TERRE HAUTE —
White Construction, a Clinton-based heavy equipment contractor, has won a $57-million contract to build three miles of the new Interstate 69 in Greene County.
The Indiana Department of Transportation announced this week the company was the lowest of five bidders for the section of new interstate, which is designed to connect Indianapolis and Evansville.
The three-mile section White Construction will be building will cover some difficult terrain, which accounts for the relatively high cost of the bid, said Elliott Sturgeon, I-69 project manager for the Indiana Department of Transportation. The area includes significant elevation changes of up to 125 feet, rocky terrain and a need for long bridges, he said.
In this section of I-69, “you’ll see a lot of exposed rock, like when you drive through Tennessee,” Sturgeon said.
In comparison, sections of I-69 crossing flat farmland have cost about $10- to 12-million per mile, Sturgeon said.
Even with all the complications, White Construction’s bid was more than $261,000 below engineering estimates, INDOT stated in a news release issued Monday. And that has been typical for the entire project.
“Every job that we’ve awarded so far has been under the engineer’s estimate,” Sturgeon said.
It was not immediately known whether White Construction will subcontract the job or will need to expand its workforce for the project. Company officials with that information were not available for comment Tuesday.
The three-mile piece of I-69 awarded to White Construction is part of “Section Four” of the roadway – a 27-mile stretch between Crane and Bloomington. One bid remains to be awarded for that section, INDOT officials said. White Construction, or any other pre-qualified contractor, would be eligible for that work, Sturgeon added.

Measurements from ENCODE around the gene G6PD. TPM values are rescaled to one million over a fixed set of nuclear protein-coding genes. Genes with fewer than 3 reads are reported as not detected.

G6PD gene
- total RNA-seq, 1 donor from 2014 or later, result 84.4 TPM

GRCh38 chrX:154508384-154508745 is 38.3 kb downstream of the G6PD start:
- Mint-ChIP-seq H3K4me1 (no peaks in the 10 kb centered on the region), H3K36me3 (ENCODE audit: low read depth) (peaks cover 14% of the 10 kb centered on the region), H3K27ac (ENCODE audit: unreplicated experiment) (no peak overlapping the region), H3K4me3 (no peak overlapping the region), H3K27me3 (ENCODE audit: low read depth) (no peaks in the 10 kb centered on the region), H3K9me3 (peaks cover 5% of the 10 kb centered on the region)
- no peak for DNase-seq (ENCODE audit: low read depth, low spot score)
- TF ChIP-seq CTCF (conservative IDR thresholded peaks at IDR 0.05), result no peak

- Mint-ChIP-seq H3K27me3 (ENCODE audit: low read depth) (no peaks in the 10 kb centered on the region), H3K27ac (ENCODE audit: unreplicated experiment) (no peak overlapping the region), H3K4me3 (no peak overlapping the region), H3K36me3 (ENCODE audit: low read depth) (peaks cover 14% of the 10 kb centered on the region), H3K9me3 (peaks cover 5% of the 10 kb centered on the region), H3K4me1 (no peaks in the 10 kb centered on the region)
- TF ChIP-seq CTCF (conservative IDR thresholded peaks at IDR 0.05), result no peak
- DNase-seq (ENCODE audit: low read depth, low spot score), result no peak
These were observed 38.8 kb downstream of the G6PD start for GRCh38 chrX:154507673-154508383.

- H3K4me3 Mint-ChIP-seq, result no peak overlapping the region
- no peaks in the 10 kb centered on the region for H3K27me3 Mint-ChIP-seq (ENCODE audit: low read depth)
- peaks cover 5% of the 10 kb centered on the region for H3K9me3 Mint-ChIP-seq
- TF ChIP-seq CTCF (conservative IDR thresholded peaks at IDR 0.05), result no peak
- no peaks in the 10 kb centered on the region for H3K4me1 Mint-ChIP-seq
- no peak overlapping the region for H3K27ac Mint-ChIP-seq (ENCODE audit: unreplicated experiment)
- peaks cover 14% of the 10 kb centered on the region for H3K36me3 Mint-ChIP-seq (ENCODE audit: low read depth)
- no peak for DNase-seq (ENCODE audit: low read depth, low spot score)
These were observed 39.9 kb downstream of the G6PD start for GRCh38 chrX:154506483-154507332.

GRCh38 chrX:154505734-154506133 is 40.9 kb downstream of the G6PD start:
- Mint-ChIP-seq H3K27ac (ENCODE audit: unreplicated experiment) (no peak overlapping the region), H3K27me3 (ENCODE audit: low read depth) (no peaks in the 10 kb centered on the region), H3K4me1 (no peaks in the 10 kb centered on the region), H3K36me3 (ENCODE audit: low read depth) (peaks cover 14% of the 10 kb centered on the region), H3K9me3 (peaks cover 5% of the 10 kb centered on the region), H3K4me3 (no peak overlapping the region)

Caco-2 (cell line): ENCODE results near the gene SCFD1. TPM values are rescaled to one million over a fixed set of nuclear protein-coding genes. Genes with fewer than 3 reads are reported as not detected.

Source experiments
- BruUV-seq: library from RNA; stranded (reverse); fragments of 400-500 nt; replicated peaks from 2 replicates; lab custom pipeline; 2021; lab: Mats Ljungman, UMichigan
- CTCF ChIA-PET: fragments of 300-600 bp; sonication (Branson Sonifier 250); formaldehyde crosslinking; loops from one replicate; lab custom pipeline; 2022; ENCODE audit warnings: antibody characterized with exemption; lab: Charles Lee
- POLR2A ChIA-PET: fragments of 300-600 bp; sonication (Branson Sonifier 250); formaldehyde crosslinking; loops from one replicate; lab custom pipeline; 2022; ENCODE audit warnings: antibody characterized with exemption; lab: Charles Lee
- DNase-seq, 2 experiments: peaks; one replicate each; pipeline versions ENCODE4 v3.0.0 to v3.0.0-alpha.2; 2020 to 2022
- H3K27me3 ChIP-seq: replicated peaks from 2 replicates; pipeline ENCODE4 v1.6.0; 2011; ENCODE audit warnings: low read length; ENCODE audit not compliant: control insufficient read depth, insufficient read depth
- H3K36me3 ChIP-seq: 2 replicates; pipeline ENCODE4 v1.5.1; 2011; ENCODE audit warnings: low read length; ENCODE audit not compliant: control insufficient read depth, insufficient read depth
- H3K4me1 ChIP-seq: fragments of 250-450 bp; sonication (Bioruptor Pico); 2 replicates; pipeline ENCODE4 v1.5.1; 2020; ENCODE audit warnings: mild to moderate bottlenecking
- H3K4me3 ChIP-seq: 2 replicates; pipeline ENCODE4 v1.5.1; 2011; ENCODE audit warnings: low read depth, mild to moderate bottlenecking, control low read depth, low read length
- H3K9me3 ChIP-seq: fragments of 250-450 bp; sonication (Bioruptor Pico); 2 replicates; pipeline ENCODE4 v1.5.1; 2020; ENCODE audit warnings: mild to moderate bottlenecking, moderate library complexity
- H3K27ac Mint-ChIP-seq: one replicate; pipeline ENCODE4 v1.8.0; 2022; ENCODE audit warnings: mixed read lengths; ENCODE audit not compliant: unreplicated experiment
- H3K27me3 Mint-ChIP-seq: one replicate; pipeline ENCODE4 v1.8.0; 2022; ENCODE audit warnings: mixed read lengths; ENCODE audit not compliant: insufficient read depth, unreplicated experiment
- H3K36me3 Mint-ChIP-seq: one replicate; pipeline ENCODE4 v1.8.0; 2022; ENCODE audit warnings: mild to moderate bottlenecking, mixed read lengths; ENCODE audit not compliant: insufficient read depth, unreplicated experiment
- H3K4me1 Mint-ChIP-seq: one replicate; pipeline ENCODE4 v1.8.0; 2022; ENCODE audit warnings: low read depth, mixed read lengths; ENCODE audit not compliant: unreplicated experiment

“Section Four” is set to be open for traffic sometime next year, Sturgeon said.
In November, 67 miles of I-69 were opened for traffic between Crane and Evansville. Officials said that new section alone will save about 30 minutes of travel time when compared to other routes between those two points.
The final phase of I-69, which has been in the planning stages for decades, will connect Bloomington with Indianapolis.
“Today, we’re one step closer to connecting with State Road 37 near Bloomington,” said Samuel Sarvis, INDOT’s deputy commissioner for major programs, in a statement issued Monday. “We know that I-69 will improve the safety of the motoring public and become a spark for economic growth along the corridor.”
White Construction has projects across the United States and Canada “so it’s very nice to have a job close to home,” said Alyson White Hanson, director of marketing for White Construction.
Reporter Arthur Foulkes can be reached at 812-231-4232 or email@example.com.